"Sir,—I received your letter by express last night, dated Castle Gordon the 24th. All the care in our power has been and shall be taken of your wounded men; and all the prisoners that were taken under their arms shall meet with all the civility in our power. But for Regent Chambers, Forbes of Echt, and Maitland of Pitrichie, who have acted the infamous part of spies and informers, and the two last especially, who have given a great deal of bad advice to a certain great man who shall be nameless, (the Duke of Gordon) it is neither consistent with my honour nor inclination to treat them as prisoners of war. I shall take care to order supplies to be given to all the prisoners who want them, and the wounded men are as well taken care of as our own. I shall send you a list of the prisoners and wounded, with any useless papers and letters as soon as possible; and any other thing that we can reasonably agree to shall be done with pleasure."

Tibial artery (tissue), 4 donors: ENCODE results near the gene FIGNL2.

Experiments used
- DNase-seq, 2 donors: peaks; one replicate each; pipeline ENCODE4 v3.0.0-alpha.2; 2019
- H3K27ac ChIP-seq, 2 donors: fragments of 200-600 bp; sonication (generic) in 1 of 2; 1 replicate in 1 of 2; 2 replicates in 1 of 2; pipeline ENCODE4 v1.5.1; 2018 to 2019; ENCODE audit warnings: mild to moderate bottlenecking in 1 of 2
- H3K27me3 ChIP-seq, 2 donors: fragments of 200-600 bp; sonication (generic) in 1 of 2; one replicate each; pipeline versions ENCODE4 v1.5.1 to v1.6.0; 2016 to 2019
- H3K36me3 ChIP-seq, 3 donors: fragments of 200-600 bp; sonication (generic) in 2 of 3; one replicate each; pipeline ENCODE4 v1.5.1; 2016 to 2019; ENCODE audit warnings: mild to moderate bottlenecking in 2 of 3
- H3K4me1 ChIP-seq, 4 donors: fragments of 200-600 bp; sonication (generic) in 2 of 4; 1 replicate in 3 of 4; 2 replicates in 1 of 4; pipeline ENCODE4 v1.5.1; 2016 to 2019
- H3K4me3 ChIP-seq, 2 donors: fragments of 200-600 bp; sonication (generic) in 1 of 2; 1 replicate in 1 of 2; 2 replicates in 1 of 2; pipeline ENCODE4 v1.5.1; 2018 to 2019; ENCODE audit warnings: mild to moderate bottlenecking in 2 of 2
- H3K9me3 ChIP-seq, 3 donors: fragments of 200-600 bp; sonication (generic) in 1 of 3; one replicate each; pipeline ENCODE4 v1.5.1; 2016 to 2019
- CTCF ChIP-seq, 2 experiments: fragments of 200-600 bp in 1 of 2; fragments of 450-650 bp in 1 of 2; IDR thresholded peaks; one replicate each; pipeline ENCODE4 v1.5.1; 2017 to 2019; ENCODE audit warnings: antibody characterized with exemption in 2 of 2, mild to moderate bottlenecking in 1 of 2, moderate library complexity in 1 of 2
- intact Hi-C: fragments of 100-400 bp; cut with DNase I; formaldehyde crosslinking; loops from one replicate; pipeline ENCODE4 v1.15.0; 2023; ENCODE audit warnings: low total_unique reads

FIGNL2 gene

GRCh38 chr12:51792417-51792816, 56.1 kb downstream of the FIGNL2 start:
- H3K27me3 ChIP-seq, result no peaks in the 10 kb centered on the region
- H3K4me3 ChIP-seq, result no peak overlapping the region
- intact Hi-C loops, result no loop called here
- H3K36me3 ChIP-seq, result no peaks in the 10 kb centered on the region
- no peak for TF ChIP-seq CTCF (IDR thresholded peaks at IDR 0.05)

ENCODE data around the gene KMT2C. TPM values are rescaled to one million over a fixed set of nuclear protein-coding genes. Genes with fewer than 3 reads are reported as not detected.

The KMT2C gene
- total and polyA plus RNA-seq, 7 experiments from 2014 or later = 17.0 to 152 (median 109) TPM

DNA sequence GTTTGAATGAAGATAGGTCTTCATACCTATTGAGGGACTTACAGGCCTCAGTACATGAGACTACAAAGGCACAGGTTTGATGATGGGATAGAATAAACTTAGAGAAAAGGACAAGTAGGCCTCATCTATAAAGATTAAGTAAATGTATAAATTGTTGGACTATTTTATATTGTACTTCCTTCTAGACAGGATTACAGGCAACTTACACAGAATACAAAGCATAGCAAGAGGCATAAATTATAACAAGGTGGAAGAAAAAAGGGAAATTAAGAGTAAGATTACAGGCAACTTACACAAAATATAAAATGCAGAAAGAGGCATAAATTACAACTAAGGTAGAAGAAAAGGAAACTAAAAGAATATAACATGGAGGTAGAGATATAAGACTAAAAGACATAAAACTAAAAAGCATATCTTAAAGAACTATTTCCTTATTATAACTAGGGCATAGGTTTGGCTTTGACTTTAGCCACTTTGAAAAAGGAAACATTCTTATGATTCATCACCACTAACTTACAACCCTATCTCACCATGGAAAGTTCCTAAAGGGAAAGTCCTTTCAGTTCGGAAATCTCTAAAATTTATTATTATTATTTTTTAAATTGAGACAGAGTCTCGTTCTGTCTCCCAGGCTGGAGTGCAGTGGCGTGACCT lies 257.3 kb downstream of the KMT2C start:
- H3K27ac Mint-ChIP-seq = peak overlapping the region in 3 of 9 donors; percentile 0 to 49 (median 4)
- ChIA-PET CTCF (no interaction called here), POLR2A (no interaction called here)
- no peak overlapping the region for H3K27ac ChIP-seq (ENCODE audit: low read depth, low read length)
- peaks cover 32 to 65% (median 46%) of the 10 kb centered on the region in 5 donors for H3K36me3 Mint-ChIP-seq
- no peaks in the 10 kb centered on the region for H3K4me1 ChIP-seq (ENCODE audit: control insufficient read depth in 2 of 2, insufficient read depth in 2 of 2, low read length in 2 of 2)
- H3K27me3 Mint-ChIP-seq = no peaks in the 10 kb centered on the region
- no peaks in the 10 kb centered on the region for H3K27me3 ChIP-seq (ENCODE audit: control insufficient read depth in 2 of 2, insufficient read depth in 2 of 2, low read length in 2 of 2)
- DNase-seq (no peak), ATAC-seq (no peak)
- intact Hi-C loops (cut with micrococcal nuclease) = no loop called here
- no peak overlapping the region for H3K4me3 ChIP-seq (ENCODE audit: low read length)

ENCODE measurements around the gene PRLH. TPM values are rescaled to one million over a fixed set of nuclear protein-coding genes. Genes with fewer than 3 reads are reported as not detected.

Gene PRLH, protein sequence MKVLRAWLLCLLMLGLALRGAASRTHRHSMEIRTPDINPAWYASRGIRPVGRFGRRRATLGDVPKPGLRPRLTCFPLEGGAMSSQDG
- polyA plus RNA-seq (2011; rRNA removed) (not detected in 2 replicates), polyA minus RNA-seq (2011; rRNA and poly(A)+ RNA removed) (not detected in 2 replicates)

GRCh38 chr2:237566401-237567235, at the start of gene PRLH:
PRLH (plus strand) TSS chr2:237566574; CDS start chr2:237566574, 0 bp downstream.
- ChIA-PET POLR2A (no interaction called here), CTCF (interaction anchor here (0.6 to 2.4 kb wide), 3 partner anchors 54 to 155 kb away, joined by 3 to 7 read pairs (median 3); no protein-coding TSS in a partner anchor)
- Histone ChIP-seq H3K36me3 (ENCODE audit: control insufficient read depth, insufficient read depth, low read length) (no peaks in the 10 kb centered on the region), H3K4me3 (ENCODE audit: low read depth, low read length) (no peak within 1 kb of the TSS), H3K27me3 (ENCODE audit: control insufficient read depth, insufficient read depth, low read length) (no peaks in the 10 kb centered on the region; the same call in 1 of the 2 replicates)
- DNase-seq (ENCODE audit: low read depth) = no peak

This letter needs no comment—it is complete in itself.

The Duke of Cumberland and his army entered Aberdeen on the 25th of February, 1746, and stayed till the 8th of April. During this time the Duke lived in the Guestrow, and held his levees in the Marischal College Buildings.

After the battle of Culloden, though it was reported at first that Lord Lewis Gordon was captured, he was one of those who escaped. Yet he endured much suffering in his efforts to keep out of the clutches of the emissaries of the Government—sometimes hiding in the secret recesses of Gordon Castle, the Castles of Strathbogie and Aboyne, or at other times finding refuge in the glens and forests of Birse and Braemar. At last, after many adventures and hairbreadth escapes, he got aboard a friendly vessel which carried him to France. But the hardship and suffering which he had endured brought on sickness, and almost broke his noble spirit.